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The full case caption appears at the end of this opinion. RULON, J.: Defendant Carganza, Inc., appeals from the district court’sissuance of a permanent injunction precluding defendant’s misappropriation andinfringement of a servicemark known as “Carganza.” We affirm. The essential underlying facts are undisputed and as follows: In 1992, plaintiff Scholfield Auto Plaza, L.L.C., and several other used cardealers began a combined monthly sale of used cars. The dealers took their usedcar inventory to Century II Expo Hall in Wichita, where financing and trade-inswere available. In November 1993, plaintiff named the sale “Carganza.” Defendant was incorporated in September 1991 as “Creditcars, Inc.” to sellused cars and engage in “any other lawful . . . activity.” Defendant eventuallychanged its name to “Old Town Auto, Inc.,” then during 1996 changed its name to”Carganza, Inc.” “Carganza, Inc.” was the name of a complex that would includevarious car-related services, including a used car dealership. On January 29,1996, defendant registered the term “Carganza, Inc.” as a servicemark with theState of Kansas. Ultimately, plaintiff filed a petition for permanent injunction, temporaryinjunction, and temporary restraining order against defendant. After a bench trial,the district court entered judgment for plaintiff on its claims of unfair competitionand violation of � 43(a) of the Lanham Act (15 U.S.C. � 1125[c] [Supp. III 1997]). The district court issued a permanent injunction against defendant’s use of theterm “Carganza.” Resolution of this case requires interpretation of the Lanham Act. Thecourt’s interpretation of a statute is a question of law over which appellate reviewis unlimited. See State v. Donlay, 253 Kan. 132, 133-34, 853 P.2d 680 (1993). Section 43(a) of the Lanham Act creates a federal cause of action forinfringement of unregistered marks. 15 U.S.C. � 1125(a)(1)(A) (1994). Thecommon-law tort of unfair competition allows a similar cause of action to preventconfusion between parties’ products. To prevail under either theory, plaintiff mustprove (1) it owns a valid, protectable servicemark and (2) defendant’s service is sosimilar to plaintiff’s it is likely to cause consumer confusion. See Primedia IntertecCorp. v. Technology Marketing Corp., 35 F. Supp. 2d 809 (D. Kan. 1998). TheLanham Act authorizes courts to grant injunctions “according to the principles ofequity.” 15 U.S.C. � 1116(a) (1994). The parties agree plaintiff used the term “Carganza” before defendant usedthe term “Carganza, Inc.” Although plaintiff did not register “Carganza,” section43(a) of the Lanham Act protects qualifying unregistered trademarks. Servicemarks are registered the same way as trademarks under � 3 of the LanhamAct. 15 U.S.C. � 1053 (1994). The term “mark” encompasses both servicemarksand trademarks. If “Carganza” is a registrable servicemark under � 3 of theLanham Act, such term may receive protection under � 43(a). To determinewhether an unregistered mark is entitled to protection under � 43(a), the courtlooks at the general principles qualifying a mark for registration under � 2 of theLanham Act, 15 U.S.C. � 1052 (1994 & Supp. III 1997). Two Pesos, Inc. v.TacoCabana, Inc., 505 U.S. 763, 768, 120 L. Ed. 2d 615, 112 S. Ct. 2753, reh.denied 505 U.S. 1244 (1992). A servicemark is “any word, name, symbol, or device, or any combinationthereof . . . used by a person . . . to identify and distinguish the services of oneperson, including a unique service, from the services of others and to indicate thesource of the services, even if that source is unknown.” 15 U.S.C. � 1127 (1994). The Lanham Act does not define what is a service. Defendant asserts “Carganza”does not qualify as a servicemark because such term simply denotesadvertisement of the sale of goods. Unfortunately, the district court did notaddress this issue. Defendant relies heavily on In re Dr. Pepper Co., 836 F.2d 508, 509 (Fed.Cir. 1987), where the court held “the rendering of a service which is normally’expected or routine’ in connection with the sale of one’s own goods is not aregistrable service.” The difference lies between services that are mandatory orcommon in promoting the sale of the type of merchandise and services which arenot so mandatory or common. Dr. Pepper, 836 F.2d at 511. Plaintiff argues itsuse of the term “Carganza” denoted a separate service different from its everydayoperation of selling used cars. Plaintiff’s use of “Carganza” is not merely an advertisement but is the nameof the event held at Century II. We are convinced that even using defendant’s Dr.Pepper analysis, plaintiff’s “Carganza” does qualify as a service. Taking used carsfrom a number of dealerships to a central indoor area, with trade-ins and financingapproval available, is not a routine and ordinary activity in the sale of used cars. Unquestionably, the purpose of the Lanham Act is to “‘secure to the ownerof the mark the goodwill of [a] business [use] and to protect the ability ofconsumers to distinguish among competing producers.’” Two Pesos, 505 U.S. at774 (quoting Park ‘N Fly, Inc. v. Dollar Park & Fly, Inc., 469 U.S. 189, 198, 83L.Ed. 2d 582, 105 S. Ct. 658 [1985]). “The Lanham Act [is further] intended tomake ‘actionable the deceptive and misleading use of marks’ and ‘to protectpersons engaged in . . . commerce against unfair competition.’” Two Pesos, 505U.S. at 767-68. We conclude the intent of the Lanham Act is upheld by finding”Carganza” is a servicemark. After concluding “Carganza” is a servicemark, this court must nextdetermine how such servicemark is classified. Marks are classified in fivecategories: (1) generic, (2) descriptive, (3) suggestive, (4) arbitrary, or (5) fanciful. Two Pesos, 505 U.S. at 768. Generic marks refer to the genus of which theparticular product is a species and are not registrable as trademarks. Two Pesos,505 U.S. at 768. Arbitrary and fanciful marks have no relationship to the produceor service with which they are associated; such marks are inherently distinctiveand registrable with no further showing requirement. Two Pesos, 505 U.S. at 768; Primedia, 35 F. Supp. 2d at 815. “Carganza” is not a generic, arbitrary, or fancifulmark. Plaintiff’s use of “Carganza” is either a descriptive mark or a suggestivemark. Descriptive marks are registrable upon a showing of secondary meaning,while suggestive marks are registrable without any further showing. Here, thedistrict court found “Carganza” was a suggestive mark. We agree. Defendant contends plaintiff’s use of “Carganza” is a descriptive mark,because it describes a large car sales event. A descriptive mark conveys animmediate idea of the ingredients, qualities, or characteristics of the services. See Primedia, 35 F. Supp. 2d at 816. A descriptive mark may be protected by theLanham Act if such mark has become distinctive of the applicant’s goods incommerce. Two pesos, 505 U.S. at 769. A descriptive mark is distinctive if it (1)is inherently distinctive or (2) has acquired distinctiveness through secondarymeaning. Two Pesos, 505 U.S. at 769. We conclude “Carganza” is not a descriptive mark. If so, such term wouldconvey the same meaning in defendant’s use as in plaintiff’s use of the term. Aswe understand, defendant does not claim “Carganza” denotes a large car salesevent when used by defendant. “Carganza” does not convey an immediate idea ofthe characteristics of the indoor, multi-dealer car sale. Consequently, plaintiff isnot required to prove any secondary meaning. Suggestive marks require imagination, thought, and perception to reach aconclusion as to the nature of the service. See Primedia, 35 F. Supp. 2d at 815. Suggestive marks are inherently distinctive and are entitled to protection, becausetheir intrinsic nature serves to identify a particular source of a service. See TwoPesos, 505 U.S. at 768. Two tests are commonly used to determine whether a mark is suggestive. The imagination test focuses on the amount of imagination required for aconsumer to associate a given mark with the services it identifies. If a consumermust use more than token imagination to make the association, the mark issuggestive and not descriptive. Rodeo Collection, Ltd. v. West Seventh, 812 F.2d1215, 1218 (9th Cir. 1987). Although “Carganza” combines the normal words”car” and “extravaganza,” the fact “Carganza” is a large used car sale is not readilyapparent. The consumer must use more than token imagination to make theassociation, making “Carganza” a suggestive mark. The need test focuses on the extent to which a mark is actually needed bycompetitors to identify their services. Union Carbide Corp. v. Ever-ready, Inc., 531F.2d 366, 379 (7th Cir.), cert. denied 429 U.S. 830 (1976). Competitors in thebusiness of selling used cars would never need the term “Carganza” to identifytheir goods or services. Under the need test, plaintiff’s use of “Carganza” was asuggestive mark. The district court did not err in finding “Carganza” was asuggestive servicemark, requiring no evidence of secondary meaning to beprotectable under the Lanham Act. After proving registrability under the Lanham Act, � 43(a) requires plaintiffto further prove defendant’s use of “Carganza, Inc.” created a likelihood ofconfusion with plaintiff’s use of “Carganza.” See Two Pesos, 505 U.S. at 769. Here, the district court found defendant’s use of the term “Carganza” presentedthe likelihood of confusion. The Primedia court set forth a list of nonexclusive factors to determinewhether the use of a mark creates a likelihood of confusion. A reviewing courtconsiders (1) the degree of similarity between the marks; (2) the intent of thealleged infringer in adopting its mark; (3) the relation in use and the manner ofmarketing between the goods or services marketed by the competing parties; (4)the degree of care likely to be exercised by purchasers; (5) evidence of actualconfusion; and (6) the strength or weakness of the marks. Primedia, 35 F. Supp.2d at 818. Likelihood of confusion is a question of fact this court reviews underthe clearly erroneous standard. Jordache Enterprises, Inc. v. Hogg Wyld, Ltd., 828F.2d 1482, 1484 (10th Cir. 1987). To evaluate the similarity between the use of marks, a court must considerthe overall impression given by the servicemark. Fotomat Corp. v. Cochran, 437 F.Supp. 1231, 1243 (D. Kan. 1977). The degree of similarity between marks istested on three levels: sight, sound, and meaning. In evaluating similarity, thecourt determines whether the alleged infringing mark will be confusing to thepublic when singly presented. Universal Money Centers, Inc. v. American Tel. &Tel. Co., 22 F.3d 1527, 1530-31 (10th Cir.), cert. denied 513 U.S. 1052(1994). “Carganza, Inc.” and “Carganza” are the same term, creating a likelihood ofconfusion. See Cullman Ventures, Inc. v. Columbian Art Works, Inc., 717 F. Supp.96, 127 (S.D.N.Y. 1989) (where marks are virtually identical, consumer confusionis inevitable). Further, plaintiff and defendant are both associated with the sale ofused cars, adding to the likelihood of confusion. This record contains evidence ofactual confusion by consumers who asked plaintiff and defendant if “Carganza”and “Carganza, Inc.” were related. Defendant does not dispute the district court’sfinding that it used the term “Carganza, Inc.” with the intent to capitalize onplaintiff’s advertising. We are satisfied the district court did not err in finding defendant’s use of”Carganza, Inc.” presented a likelihood of confusion with plaintiff’s use of”Carganza.” Because “Carganza” is a protected servicemark and there is alikelihood of confusion, the district court did not err in issuing a permanentinjunction against defendant’s use of the term “Carganza, Inc.” Affirmed.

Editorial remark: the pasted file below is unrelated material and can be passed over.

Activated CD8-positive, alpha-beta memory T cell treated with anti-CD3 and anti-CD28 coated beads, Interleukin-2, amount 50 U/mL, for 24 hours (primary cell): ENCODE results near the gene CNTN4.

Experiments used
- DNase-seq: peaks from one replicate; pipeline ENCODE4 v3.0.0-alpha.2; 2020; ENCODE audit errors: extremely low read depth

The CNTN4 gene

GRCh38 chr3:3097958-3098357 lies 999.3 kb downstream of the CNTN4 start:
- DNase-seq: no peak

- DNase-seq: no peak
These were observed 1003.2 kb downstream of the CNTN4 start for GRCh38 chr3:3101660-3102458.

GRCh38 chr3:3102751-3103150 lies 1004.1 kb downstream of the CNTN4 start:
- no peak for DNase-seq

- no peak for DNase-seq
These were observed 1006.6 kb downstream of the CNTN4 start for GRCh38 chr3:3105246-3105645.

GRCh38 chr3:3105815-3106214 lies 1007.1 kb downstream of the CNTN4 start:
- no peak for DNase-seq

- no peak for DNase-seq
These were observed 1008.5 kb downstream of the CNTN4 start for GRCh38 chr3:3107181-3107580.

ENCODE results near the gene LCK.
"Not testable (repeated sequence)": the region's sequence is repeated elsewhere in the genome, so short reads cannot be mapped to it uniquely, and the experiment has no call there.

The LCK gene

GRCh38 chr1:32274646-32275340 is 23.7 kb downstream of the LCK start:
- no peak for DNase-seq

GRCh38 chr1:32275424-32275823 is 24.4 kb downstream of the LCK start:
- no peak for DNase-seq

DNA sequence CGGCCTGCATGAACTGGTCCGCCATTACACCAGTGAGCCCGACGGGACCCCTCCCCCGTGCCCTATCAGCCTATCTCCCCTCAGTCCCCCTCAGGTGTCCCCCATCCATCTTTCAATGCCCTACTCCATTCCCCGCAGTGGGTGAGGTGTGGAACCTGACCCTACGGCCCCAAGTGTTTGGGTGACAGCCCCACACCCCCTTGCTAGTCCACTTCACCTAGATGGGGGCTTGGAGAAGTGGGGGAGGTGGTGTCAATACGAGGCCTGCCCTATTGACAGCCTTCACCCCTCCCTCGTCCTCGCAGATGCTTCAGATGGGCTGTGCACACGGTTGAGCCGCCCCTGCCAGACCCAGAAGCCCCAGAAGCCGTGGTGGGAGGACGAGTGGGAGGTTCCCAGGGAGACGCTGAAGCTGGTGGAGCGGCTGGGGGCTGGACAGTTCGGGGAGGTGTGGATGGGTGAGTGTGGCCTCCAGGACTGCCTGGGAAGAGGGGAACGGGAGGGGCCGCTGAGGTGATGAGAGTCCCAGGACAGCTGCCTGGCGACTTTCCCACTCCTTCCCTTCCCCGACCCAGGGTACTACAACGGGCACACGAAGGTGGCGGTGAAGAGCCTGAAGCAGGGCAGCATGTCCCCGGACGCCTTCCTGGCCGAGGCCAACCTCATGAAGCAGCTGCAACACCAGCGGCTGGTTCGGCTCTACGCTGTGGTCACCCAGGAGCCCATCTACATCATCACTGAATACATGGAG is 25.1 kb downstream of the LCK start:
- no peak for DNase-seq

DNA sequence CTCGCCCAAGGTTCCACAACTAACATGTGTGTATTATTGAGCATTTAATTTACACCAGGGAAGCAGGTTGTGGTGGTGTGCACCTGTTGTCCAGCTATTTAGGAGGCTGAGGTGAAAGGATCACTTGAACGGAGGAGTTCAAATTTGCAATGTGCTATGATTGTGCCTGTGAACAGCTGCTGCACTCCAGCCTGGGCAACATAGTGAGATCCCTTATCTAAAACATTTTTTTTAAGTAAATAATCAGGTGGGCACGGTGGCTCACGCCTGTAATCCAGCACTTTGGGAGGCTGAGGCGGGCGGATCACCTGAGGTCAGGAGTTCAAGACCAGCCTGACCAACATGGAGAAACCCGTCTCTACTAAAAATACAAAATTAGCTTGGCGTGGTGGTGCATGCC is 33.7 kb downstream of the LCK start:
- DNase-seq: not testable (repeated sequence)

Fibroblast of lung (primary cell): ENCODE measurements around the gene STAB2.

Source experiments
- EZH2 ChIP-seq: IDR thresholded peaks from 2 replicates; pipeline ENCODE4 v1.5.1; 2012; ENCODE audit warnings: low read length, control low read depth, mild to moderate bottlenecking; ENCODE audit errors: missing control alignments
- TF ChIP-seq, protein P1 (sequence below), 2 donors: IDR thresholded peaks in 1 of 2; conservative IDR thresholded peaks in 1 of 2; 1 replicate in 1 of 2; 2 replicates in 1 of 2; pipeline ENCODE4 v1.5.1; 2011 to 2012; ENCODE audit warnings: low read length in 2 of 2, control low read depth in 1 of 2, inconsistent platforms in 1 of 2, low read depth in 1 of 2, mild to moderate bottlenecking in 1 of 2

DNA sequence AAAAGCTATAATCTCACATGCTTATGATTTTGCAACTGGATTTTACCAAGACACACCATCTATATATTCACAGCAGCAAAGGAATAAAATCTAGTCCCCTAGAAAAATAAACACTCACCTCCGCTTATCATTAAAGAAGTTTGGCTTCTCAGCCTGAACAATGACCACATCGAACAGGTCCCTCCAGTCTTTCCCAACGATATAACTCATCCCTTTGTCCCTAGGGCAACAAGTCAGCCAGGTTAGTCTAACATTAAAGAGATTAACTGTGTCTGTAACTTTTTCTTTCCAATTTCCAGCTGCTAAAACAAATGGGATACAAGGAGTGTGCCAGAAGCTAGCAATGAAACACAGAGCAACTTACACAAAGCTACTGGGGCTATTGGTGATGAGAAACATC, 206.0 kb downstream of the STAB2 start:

SCHOLFIELD AUTO PLAZA, L.L.C., Appellee, v. CARGANZA, INC., Appellant. No. 78,289 In The Court Of Appeals Of The State Of Kansas Appeal from Sedgwick District Court; MICHAEL CORRIGAN, judge. Opinion filed April 30, 1999. Affirmed. Fred A. Johnson, of Busch & Johnson, of Wichita, for appellant. Christopher A. McElgunn, of Klenda, Mitchell, Austerman & Zuercher,L.L.C., of Wichita, for appellee. Before MARQUARDT, P.J., RULON, J., and WAHL, S.J.